Marketing guru Terry O’Reilly on burnishing Alberta’s image
The lessons from New York’s transformation
Michael Ganley is the editor of Alberta Venture. BizBeat takes a big-picture view of the provincial, national and international news affecting Alberta's business community. He can be reached at email@example.com and @MikeatVenture
by Michael Ganley
Terry O’Reilly was in Edmonton on Thursday to speak at an event being put on by the Ad Club of Edmonton. I sat down with him to ask about Alberta’s reputation and what might be done from an advertising and marketing perspective to improve it. I was motivated by the belief that Alberta’s image often takes an unjust beating on the national and international stages. I was thinking about the recent story in Esquire that referred to Fort McMurray as “the little Canadian town that might just destroy the world,” and the well-funded “Rethink Alberta” campaign a couple of years ago, which discouraged people from visiting the province because of the oil sands.
First, O’Reilly said he wasn’t sure the perception problem is as bad as we in Alberta may sometimes think. “It’s not that people think badly about you, it’s that they don’t think about you,” he said, not meaning to be cruel.
Then he told the story of New York in the 1970s and 1980s. The city was at a low ebb. It was broke, saddled with a strike by garbage workers and suffering from a high crime rate. Tourism was at an all-time low for all those reasons.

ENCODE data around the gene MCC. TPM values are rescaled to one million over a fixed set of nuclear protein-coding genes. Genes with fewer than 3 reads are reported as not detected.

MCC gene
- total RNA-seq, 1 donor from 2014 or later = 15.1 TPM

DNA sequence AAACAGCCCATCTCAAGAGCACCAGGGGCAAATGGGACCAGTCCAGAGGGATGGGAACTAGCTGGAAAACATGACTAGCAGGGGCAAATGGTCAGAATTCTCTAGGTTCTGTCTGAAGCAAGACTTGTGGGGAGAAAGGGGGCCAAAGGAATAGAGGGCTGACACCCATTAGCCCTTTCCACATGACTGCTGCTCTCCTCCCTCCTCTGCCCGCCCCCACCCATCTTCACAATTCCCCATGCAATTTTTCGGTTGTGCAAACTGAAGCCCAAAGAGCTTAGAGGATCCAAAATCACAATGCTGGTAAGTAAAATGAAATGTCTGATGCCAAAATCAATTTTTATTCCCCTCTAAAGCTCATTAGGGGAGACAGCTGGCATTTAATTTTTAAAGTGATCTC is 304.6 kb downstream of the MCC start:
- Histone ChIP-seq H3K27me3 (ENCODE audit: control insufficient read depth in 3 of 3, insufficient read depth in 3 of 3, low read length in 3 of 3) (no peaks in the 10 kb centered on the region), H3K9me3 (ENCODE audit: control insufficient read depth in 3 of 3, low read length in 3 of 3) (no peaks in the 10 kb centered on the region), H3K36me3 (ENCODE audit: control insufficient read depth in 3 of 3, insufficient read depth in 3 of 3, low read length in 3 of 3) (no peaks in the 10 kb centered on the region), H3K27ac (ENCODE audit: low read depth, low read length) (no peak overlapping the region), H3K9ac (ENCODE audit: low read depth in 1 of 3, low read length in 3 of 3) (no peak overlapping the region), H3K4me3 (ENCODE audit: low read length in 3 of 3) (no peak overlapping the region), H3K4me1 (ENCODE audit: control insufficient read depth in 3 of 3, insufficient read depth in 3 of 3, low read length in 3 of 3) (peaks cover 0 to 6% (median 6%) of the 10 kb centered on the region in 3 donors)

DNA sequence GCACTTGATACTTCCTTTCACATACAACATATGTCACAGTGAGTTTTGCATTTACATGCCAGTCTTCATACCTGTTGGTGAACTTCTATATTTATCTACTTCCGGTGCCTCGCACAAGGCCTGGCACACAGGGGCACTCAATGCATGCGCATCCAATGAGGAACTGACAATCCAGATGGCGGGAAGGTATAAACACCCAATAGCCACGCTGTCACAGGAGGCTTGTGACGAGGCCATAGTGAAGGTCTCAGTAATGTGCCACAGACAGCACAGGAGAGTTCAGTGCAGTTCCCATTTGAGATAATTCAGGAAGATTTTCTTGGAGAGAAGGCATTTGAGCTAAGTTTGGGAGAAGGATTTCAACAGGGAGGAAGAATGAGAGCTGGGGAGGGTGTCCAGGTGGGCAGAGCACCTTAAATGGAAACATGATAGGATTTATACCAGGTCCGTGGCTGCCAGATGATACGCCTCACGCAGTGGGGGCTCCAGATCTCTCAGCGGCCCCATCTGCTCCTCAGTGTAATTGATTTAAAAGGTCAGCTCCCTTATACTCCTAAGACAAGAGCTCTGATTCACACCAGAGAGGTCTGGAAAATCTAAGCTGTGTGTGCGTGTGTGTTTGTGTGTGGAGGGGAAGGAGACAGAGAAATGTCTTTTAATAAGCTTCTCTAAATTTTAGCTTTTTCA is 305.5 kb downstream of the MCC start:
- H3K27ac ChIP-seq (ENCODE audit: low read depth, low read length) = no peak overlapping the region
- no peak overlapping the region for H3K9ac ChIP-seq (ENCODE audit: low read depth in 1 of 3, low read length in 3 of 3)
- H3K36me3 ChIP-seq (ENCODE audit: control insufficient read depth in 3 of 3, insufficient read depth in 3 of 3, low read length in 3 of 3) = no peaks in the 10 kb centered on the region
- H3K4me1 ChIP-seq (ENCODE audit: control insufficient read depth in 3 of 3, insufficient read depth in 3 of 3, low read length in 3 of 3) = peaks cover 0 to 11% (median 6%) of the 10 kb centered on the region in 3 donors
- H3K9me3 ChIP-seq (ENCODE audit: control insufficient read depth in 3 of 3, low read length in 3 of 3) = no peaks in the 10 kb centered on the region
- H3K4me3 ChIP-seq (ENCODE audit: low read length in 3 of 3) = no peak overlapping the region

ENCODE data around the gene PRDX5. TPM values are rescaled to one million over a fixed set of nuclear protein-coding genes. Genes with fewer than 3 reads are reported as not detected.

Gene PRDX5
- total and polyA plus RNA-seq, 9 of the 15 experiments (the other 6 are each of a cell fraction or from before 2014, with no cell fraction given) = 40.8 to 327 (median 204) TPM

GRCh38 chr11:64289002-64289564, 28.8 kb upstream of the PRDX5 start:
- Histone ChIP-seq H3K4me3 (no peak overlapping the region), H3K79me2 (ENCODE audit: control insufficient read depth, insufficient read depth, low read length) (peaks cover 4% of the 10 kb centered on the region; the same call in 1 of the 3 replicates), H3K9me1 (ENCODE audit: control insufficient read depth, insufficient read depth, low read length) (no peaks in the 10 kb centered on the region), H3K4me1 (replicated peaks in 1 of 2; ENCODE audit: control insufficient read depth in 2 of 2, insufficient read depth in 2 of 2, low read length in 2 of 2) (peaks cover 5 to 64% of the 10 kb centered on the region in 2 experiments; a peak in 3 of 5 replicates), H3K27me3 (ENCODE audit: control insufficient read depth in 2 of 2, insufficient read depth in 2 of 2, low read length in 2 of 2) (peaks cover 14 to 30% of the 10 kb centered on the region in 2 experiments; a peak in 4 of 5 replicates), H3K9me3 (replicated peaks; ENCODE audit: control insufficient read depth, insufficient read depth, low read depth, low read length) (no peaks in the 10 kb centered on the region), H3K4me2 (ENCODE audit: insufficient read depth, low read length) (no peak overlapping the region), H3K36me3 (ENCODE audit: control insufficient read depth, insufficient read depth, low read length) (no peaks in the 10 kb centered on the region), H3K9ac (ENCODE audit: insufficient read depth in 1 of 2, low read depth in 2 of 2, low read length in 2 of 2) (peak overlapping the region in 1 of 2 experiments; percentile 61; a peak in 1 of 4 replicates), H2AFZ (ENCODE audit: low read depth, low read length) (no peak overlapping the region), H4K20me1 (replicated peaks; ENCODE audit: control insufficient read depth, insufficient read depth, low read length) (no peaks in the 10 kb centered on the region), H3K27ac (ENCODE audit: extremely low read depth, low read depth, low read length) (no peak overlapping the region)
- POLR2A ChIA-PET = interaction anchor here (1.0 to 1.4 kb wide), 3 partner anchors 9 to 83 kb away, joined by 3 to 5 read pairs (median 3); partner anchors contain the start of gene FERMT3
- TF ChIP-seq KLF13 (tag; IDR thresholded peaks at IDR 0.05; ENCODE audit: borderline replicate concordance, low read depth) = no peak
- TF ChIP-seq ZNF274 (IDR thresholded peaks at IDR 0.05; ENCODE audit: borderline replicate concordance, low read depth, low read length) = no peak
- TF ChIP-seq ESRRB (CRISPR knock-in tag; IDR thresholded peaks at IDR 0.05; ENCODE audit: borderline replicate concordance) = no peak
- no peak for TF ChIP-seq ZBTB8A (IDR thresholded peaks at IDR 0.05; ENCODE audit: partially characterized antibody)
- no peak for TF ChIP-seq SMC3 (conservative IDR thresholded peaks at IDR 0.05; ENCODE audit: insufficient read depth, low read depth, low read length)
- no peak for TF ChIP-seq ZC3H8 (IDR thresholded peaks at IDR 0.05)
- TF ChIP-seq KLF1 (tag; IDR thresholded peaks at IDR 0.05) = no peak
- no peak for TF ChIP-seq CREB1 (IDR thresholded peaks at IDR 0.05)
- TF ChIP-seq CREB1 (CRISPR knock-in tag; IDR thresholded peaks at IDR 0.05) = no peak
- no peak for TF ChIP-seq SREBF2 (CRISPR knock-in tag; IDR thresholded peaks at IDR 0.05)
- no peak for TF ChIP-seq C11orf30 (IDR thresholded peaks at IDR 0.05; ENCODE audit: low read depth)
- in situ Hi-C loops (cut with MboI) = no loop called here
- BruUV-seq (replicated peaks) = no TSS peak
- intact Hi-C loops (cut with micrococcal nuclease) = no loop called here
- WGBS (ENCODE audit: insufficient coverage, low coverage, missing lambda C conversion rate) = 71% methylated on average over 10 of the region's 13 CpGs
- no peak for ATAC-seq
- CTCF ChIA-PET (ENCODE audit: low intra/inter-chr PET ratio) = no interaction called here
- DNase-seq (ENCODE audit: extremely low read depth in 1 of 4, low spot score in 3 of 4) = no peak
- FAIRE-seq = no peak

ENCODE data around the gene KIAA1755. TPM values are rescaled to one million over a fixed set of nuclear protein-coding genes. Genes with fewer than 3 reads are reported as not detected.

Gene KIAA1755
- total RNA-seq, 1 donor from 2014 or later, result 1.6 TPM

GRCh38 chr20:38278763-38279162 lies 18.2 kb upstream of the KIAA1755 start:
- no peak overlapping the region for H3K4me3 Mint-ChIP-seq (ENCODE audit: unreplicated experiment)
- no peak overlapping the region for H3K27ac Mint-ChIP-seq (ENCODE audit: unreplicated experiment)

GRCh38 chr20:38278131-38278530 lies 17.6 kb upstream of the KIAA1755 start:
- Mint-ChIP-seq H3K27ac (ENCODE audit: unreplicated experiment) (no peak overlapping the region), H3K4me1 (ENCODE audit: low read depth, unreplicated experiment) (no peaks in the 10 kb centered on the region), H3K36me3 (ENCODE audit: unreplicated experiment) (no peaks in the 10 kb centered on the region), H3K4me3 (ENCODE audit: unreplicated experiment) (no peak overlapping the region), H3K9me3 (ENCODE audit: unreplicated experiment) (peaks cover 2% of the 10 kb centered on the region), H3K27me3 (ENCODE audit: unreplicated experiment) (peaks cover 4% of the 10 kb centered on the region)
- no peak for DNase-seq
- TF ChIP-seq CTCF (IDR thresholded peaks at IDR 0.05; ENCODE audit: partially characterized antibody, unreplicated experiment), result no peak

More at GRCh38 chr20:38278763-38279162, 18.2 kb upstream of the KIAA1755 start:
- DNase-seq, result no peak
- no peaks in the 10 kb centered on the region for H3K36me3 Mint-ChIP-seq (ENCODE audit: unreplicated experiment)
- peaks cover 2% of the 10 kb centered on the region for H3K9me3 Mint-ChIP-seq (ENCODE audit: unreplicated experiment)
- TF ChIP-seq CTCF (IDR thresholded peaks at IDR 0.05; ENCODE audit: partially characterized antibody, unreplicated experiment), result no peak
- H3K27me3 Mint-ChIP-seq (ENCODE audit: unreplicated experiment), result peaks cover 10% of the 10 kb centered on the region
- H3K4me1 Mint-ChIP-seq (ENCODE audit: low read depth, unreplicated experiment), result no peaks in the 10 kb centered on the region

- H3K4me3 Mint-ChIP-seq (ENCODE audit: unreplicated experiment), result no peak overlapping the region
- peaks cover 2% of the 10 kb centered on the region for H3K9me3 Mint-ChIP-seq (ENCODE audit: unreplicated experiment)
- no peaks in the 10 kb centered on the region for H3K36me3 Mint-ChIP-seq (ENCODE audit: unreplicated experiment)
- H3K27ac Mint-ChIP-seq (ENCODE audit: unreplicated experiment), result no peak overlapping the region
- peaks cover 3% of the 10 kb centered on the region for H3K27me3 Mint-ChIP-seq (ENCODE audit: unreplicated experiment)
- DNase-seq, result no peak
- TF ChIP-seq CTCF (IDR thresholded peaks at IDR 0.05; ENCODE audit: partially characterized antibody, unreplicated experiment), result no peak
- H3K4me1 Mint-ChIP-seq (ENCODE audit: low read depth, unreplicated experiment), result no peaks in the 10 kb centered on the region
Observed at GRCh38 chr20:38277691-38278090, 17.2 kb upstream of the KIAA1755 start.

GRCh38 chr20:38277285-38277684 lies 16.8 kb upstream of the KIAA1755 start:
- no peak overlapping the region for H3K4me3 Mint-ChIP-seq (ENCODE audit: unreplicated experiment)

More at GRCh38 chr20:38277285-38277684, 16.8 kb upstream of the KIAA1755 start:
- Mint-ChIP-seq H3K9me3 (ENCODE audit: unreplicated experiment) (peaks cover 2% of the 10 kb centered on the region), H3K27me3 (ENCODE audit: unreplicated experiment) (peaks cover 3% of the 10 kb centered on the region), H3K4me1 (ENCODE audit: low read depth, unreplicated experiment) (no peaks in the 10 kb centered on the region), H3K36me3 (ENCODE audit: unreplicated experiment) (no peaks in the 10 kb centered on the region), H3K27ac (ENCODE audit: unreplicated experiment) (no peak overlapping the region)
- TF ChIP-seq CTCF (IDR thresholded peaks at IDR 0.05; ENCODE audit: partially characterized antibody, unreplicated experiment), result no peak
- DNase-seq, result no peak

The city hired ad firm Wells Rich Greene, who did focus groups with people who travel a lot. When those people were asked about New York, the replies were all negative. But when they were asked about Broadway, the loved it. There was a disconnect, which Wells Rich Greene set out to exploit. The resulting “I love New York” campaign was all about Broadway. The song itself is a show tune. Casts from Broadway shows were used in ads. They leveraged Broadway to help change people’s perceptions of New York. The advertising worked, O’Reilly says, because it connected with people at an emotional level. “If you connect with the heart, you’ll have loyal customers. If you connect with the head, you’ll have occasional customers.”
But there’s no tougher task for a marketer than changing an engrained perception. “The task at hand is to change the conversation,” he said. “You have to reframe the conversation away from the negatives of the tar sands to an emotional reason why there’s a great silver lining. People have to see a positive reason for the tar sands that affects them personally.”
It can’t be spin: O’Reilly did an entire show about how BPs green marketing campaign added to the company’s pain after the Deepwater Horizon disaster in the Gulf of Mexico, because there was so little substance behind it. “There has to be a legitimate thing that makes people think about it in a different way.”
He added that perceptions can’t be changed through small and subtle actions. “Giving to charity is a lovely thing, but it’s not transformative,” he said. “It’s not big news. You have to ignite change with an explosive new way to look at something. It takes courage and is tough to do.”